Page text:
We're finding out today just how Edward Snowden got his job with a major defense contractor, a position that opened the door to his stealing thousands of documents.
Former NSA director Mike McConnell, now a top executive with Booz Allen Hamilton, says Snowden targeted the firm knowing it would give him high-level access to secrets.
McConnell claims Snowden broke into the NSA's computer system and stole the answers to the agency's employment exam.
He calls Snowden the worst spy in U.S. history.
Germany is sending senior intelligence officials to Washington, a Foreign Ministry spokesman said Saturday, amid outrage over claims the U.S. National Security Agency monitored German Chancellor Angela Merkel's cell phone.
Among them will be the heads of Germany's foreign and domestic intelligence services and the coordinator of the federal intelligence services, the government's press office said.
The trip comes amid a series of reports that have challenged relations between the two long-time allies. The latest is a story in the German magazine Der Spiegel that - citing a secret U.S. intelligence file - claimed Merkel's phone had been monitored for more than 10 years, stretching back before her current post.
The same database indicated the United States was spying on many others in Berlin's political district, at least up to when U.S. President Barack Obama visited Berlin this year, Der Spiegel reported.
Asked about these claims, U.S. National Security Council spokeswoman Caitlin Hayden said her agency does not "comment publicly on every specific intelligence activity."
"And, as a matter of policy, we have made clear that the United States gathers foreign intelligence of the type gathered by all nations," said Hayden, echoing comments she and others have made in recent days.
Still, it remains to be seen if citizens and leaders in Europe will accept such explanations - and whether recent efforts by the Obama administration to address their concerns will be successful.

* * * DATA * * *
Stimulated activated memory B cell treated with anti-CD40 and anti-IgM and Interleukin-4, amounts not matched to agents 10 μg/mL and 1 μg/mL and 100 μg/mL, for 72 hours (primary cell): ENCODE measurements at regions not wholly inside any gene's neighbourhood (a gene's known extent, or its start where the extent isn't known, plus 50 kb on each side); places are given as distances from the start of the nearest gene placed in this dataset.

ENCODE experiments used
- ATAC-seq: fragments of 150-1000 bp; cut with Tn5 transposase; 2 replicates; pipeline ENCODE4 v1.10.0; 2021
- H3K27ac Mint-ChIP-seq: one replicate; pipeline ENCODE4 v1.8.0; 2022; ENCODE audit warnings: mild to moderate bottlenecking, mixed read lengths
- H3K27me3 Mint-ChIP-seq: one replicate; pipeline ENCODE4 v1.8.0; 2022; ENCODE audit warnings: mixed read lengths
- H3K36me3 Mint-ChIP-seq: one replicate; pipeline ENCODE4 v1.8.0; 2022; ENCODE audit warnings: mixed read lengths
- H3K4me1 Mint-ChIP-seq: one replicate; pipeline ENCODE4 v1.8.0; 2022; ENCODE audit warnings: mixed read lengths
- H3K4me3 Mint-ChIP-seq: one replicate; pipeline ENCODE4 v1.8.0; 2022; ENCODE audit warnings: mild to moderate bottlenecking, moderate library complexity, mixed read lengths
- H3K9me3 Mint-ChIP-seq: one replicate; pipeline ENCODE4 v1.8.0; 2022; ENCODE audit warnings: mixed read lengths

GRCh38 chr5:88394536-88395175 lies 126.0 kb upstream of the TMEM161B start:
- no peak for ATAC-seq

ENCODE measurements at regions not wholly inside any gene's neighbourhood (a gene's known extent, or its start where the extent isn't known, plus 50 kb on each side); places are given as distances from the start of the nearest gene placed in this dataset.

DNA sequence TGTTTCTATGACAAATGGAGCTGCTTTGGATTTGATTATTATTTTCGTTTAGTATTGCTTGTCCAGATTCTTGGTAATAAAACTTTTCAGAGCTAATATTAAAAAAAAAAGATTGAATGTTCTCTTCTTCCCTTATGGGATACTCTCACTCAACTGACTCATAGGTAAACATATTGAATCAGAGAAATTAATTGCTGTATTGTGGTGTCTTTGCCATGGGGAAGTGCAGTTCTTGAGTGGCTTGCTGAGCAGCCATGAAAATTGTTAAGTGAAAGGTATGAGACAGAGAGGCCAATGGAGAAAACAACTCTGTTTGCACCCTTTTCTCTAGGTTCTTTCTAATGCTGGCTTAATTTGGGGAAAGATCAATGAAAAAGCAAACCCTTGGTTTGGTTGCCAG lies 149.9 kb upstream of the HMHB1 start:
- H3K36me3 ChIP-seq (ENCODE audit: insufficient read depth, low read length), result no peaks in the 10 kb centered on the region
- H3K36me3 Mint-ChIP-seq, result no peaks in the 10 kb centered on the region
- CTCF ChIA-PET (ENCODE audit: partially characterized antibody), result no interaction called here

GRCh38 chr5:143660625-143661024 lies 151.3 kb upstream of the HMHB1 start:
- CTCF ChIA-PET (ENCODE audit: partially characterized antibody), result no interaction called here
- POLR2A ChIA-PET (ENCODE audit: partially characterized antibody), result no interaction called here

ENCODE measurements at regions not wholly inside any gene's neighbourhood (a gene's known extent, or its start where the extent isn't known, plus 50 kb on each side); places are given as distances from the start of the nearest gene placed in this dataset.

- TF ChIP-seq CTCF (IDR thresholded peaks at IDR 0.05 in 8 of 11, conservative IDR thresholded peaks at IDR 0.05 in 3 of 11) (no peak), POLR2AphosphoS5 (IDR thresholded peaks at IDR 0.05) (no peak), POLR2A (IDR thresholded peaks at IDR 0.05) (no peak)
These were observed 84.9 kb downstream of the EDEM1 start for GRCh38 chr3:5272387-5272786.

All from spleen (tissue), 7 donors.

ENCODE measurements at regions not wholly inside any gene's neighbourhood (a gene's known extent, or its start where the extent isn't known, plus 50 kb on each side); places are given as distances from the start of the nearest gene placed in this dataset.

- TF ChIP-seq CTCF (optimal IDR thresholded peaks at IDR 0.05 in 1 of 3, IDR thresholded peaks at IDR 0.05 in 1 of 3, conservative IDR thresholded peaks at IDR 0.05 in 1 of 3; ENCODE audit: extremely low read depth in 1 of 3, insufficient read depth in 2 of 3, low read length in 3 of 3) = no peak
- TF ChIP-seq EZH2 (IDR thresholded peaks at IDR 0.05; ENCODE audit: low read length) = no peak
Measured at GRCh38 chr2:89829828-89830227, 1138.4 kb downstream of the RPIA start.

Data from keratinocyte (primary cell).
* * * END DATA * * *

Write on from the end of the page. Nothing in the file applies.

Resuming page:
The White House is under renewed pressure over its surveillance programs now that newly declassified documents reveal the NSA collected thousands of e-mails and other communications by Americans that were not related to terrorism.
“Newly declassified secret court opinions show the NSA collected nearly 60 thousand domestic communications a year, for three years, ending in 2011,” reports CNN's Chris Lawrence.
“The data includes emails and other internet activity. The court also said the NSA misrepresented the scope of its effort.”
Marc Rotenberg, the Executive Director, of EPIC (Electronic Privacy Information Center), says "It's very disturbing. The National Security Agency has extraordinary surveillance capabilities. These tools that are supposed to be directed toward adversaries of US, not toward the American public."
“The NSA says it collected the data by mistake, a senior intelligence official telling reporters there was a ‘technological problem that could not be avoided, rather than any overreach,’” Lawrence says.
The Obama administration is under pressure from Republican and Democratic lawmakers over the sweeping nature of the NSA's secret data collection.
President Obama insisted the government is not violating your privacy in a speech he made just two weeks ago, saying "America is not interested in spying on ordinary people. Our intelligence is focused, above all, on finding information that's necessary to protect our people."
“The NSA is supposed to target foreign communications that have to do with potential terrorism investigations.”
CNN is following the trail in Russia today where NSA leaker Edward Snowden is holed-up this morning.
Snowden, considered a fugitive from justice in the U.S., is believed to be waiting for safe-passage to Ecuador, but the government there says it won't be forced into a decision concerning Snowden's asylum request.
CNN's Phil Black is following developments live in Moscow.
A 29-year-old computer technician for a U.S. defense contractor leaked details of a top-secret American program that collects vast streams of phone and Internet data, American and British newspapers revealed Sunday.
"My sole motive is to inform the public as to that which is done in their name and that which is done against them," the source, Edward Snowden, told Britain's the Guardian, one of the papers that broke stories on the program last week.
The Washington Post also disclosed Sunday that Snowden was the source on its stories.
Snowden is a former technical assistant for the CIA and has been working at the National Security Agency, the U.S. electronic intelligence service, for the past four years, the newspaper reported. He said he walked away from a six-figure job in Hawaii for the computer consulting firm Booz Allen Hamilton and has holed up in a hotel in Hong Kong in preparation for the expected fallout from his disclosures.
The Justice Department is now officially launching an investigation into the unauthorized leaks made by Ex-CIA employee Edward Snowden regarding the NSA.
Intelligence committee leaders both in the House and Senate are now saying Snowden should be prosecuted. Brianna Keilar has more on the story.